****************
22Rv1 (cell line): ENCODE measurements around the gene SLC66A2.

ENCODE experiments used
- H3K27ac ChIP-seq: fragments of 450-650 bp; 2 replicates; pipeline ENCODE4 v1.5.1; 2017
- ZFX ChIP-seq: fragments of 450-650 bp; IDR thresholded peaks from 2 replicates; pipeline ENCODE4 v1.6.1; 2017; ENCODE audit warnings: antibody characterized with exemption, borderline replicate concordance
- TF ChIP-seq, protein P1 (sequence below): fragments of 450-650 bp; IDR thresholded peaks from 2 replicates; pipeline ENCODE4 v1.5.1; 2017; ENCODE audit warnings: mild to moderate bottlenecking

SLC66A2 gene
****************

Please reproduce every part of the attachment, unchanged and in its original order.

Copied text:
22Rv1 (cell line): ENCODE measurements around the gene SLC66A2.

ENCODE experiments used
- H3K27ac ChIP-seq: fragments of 450-650 bp; 2 replicates; pipeline ENCODE4 v1.5.1; 2017
- ZFX ChIP-seq: fragments of 450-650 bp; IDR thresholded peaks from 2 replicates; pipeline ENCODE4 v1.6.1; 2017; ENCODE audit warnings: antibody characterized with exemption, borderline replicate concordance
- TF ChIP-seq, protein P1 (sequence below): fragments of 450-650 bp; IDR thresholded peaks from 2 replicates; pipeline ENCODE4 v1.5.1; 2017; ENCODE audit warnings: mild to moderate bottlenecking

SLC66A2 gene